Instead, Josten favors tax code reform, regulatory reform and expanded energy production — all with an eye to stimulating growth.
The Medicare monster
“The government spends about $3.5 trillion a year,” said Rep. Tom Price (R-GA), a member of the House Budget committee. According to him, “$2.5 trillion of that is Medicare, Medicaid, Social Security and interest on the debt.”
Everything else, Price said, is $1 trillion, including defense, against a deficit of $1.3 trillion. “You could do away with the entire federal government except for Medicare, Medicaid and Social Security — and not even balance the budget,” Price said. “That is the magnitude of the challenge we face.
“Medicare reform — saving, strengthening and securing the program — has to be part of moving forward and solving the fiscal challenges. If we don’t address Medicare, we will never get our finances under control.”
Something must give
On the revenue side, one of the biggest chunks on the table is the payroll-deduction tax holiday, which reduces Social Security contributions by 2 percent. Letting that lapse would bring in $135 billion, according to Rep. Price, and he sees no one arguing to keep it.
The other major piece is the Bush-era tax rates, which Price pegs at costing upwards of $150 billion.
But Price does not want to see those rates go up. “I do not think that raising taxes on people out there trying to create jobs in this time of economic challenge is wise at all,” Price said.
GOP resistance to higher income tax rates has flummoxed Rep. Chris Van Hollen (D-MD), ranking member of the House Budget Committee.
Romney had signed the Grover Norquist tax pledge, Van Hollen, observed, a pledge that bound him in writing to “oppose any and all efforts to increase the marginal income tax rates for individuals and/or businesses and oppose any net reduction or elimination of deductions and credits, unless matched dollar for dollar by further reducing tax rates."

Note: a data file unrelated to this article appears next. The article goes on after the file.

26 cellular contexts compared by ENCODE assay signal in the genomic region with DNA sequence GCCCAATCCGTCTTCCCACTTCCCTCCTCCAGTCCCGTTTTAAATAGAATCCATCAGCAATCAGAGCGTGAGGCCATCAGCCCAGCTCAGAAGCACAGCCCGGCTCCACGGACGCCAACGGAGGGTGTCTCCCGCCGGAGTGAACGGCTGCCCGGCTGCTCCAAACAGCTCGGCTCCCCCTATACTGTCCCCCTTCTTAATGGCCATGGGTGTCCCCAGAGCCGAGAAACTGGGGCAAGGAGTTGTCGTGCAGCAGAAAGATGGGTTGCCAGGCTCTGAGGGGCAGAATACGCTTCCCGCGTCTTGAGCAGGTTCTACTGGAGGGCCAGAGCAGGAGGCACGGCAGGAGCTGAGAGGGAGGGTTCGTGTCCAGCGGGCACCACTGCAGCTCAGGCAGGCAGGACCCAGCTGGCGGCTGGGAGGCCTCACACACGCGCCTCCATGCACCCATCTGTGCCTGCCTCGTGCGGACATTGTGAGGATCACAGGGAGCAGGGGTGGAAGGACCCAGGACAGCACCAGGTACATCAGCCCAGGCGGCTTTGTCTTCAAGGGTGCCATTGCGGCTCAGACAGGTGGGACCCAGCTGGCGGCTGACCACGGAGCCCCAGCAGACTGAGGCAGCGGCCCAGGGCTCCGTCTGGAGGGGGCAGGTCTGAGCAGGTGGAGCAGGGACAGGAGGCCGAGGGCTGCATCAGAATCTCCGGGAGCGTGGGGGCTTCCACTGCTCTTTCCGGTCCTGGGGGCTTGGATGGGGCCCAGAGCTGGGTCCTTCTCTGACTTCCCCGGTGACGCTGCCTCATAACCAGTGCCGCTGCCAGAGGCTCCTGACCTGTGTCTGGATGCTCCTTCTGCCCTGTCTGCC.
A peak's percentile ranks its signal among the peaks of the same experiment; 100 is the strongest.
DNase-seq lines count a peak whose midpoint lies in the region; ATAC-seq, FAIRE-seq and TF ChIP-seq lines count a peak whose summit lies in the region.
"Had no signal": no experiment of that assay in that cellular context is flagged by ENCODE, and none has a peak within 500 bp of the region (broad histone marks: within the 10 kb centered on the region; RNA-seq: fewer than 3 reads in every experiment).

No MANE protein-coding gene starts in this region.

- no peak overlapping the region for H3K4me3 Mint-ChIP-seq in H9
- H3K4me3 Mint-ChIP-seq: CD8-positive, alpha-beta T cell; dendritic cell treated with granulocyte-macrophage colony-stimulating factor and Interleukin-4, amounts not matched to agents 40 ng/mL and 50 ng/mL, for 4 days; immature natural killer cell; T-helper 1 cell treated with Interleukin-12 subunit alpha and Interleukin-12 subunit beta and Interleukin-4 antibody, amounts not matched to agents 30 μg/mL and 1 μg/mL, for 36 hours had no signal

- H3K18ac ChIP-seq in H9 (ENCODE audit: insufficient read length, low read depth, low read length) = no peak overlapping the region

Asked during the GOP primaries if he would support $10 in cuts for every $1 in revenue, Romney said he would not.
“I think it is indisputable that the president’s plan is closer to the Simpson-Bowles framework than anything the Republicans have put forward,” Van Hollen said, noting that Simpson-Bowles called for just $2 of cuts to $1 of revenue.
“The starting point of tax reform should be to allow the top rate to return to Clinton-era levels. Then we can have a discussion about reducing the rates and broadening the base,” Van Hollen said.
In the short term, Van Hollen hopes to “buy down the sequester” with a short-term compromise that retains the deficit targets but averts the meat-ax cuts. “You could come up with an agreement to replace six months worth of the sequester. That would give you breathing room,” Van Hollen said.
Only then would the real battles begin.
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